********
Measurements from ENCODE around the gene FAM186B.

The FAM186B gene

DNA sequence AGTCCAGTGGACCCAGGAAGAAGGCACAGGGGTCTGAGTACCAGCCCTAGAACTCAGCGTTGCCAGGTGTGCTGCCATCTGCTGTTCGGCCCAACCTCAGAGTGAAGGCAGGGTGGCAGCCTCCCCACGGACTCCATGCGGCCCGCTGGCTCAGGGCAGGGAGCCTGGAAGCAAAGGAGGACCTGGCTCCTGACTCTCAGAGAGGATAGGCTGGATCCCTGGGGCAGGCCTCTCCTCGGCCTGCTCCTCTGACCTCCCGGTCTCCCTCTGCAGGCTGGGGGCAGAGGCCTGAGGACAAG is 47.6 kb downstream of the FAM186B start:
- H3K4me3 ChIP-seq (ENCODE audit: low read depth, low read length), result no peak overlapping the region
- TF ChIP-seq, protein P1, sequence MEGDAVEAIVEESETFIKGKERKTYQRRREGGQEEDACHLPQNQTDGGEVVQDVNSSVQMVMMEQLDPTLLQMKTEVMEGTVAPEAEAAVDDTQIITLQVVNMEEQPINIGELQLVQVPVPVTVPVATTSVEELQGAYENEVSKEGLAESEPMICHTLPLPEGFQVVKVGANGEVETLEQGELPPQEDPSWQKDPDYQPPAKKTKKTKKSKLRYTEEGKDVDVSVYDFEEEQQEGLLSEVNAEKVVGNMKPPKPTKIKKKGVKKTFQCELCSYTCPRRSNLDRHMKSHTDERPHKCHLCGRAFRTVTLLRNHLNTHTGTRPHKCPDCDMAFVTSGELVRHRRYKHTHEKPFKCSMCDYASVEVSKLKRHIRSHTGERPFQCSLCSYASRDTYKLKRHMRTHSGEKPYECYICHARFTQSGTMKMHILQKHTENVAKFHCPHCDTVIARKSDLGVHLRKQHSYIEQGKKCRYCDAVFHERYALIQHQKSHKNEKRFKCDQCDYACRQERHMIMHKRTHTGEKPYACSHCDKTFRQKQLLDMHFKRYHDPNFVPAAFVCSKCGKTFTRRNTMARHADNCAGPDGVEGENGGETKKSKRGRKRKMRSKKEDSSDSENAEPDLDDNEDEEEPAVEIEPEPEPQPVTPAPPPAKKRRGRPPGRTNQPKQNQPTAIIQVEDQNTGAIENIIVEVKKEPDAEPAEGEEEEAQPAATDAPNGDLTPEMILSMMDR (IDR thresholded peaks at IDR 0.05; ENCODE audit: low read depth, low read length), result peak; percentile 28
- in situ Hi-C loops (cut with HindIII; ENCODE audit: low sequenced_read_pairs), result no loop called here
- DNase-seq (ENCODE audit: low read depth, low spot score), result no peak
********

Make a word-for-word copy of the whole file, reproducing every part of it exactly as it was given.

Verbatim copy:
Measurements from ENCODE around the gene FAM186B.

The FAM186B gene

DNA sequence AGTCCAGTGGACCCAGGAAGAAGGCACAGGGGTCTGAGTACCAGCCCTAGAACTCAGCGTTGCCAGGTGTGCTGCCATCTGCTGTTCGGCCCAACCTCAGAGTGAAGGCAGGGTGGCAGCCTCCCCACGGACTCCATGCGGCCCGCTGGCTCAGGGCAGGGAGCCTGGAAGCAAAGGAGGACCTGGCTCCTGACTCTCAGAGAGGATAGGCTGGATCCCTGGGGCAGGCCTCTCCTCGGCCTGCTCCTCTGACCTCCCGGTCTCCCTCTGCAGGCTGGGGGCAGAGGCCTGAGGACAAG is 47.6 kb downstream of the FAM186B start:
- H3K4me3 ChIP-seq (ENCODE audit: low read depth, low read length), result no peak overlapping the region
- TF ChIP-seq, protein P1, sequence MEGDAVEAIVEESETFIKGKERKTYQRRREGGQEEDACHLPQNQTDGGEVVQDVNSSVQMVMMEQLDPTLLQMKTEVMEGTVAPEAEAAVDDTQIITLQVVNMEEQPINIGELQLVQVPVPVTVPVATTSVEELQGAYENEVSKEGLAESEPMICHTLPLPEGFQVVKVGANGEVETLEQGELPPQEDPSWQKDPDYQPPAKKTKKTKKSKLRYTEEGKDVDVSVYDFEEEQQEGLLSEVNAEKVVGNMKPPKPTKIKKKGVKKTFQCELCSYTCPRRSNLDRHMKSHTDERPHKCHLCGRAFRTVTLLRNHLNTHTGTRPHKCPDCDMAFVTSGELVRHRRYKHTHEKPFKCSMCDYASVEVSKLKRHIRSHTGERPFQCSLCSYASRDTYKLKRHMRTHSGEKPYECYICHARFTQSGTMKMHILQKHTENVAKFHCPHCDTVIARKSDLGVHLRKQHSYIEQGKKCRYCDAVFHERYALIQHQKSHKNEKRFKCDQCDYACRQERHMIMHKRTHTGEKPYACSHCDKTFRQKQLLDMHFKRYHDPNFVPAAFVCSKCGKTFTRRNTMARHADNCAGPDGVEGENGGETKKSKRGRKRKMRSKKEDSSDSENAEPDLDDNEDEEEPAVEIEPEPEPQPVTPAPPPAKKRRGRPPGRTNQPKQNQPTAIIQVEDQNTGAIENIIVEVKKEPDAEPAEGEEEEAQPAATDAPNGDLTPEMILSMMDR (IDR thresholded peaks at IDR 0.05; ENCODE audit: low read depth, low read length), result peak; percentile 28
- in situ Hi-C loops (cut with HindIII; ENCODE audit: low sequenced_read_pairs), result no loop called here
- DNase-seq (ENCODE audit: low read depth, low spot score), result no peak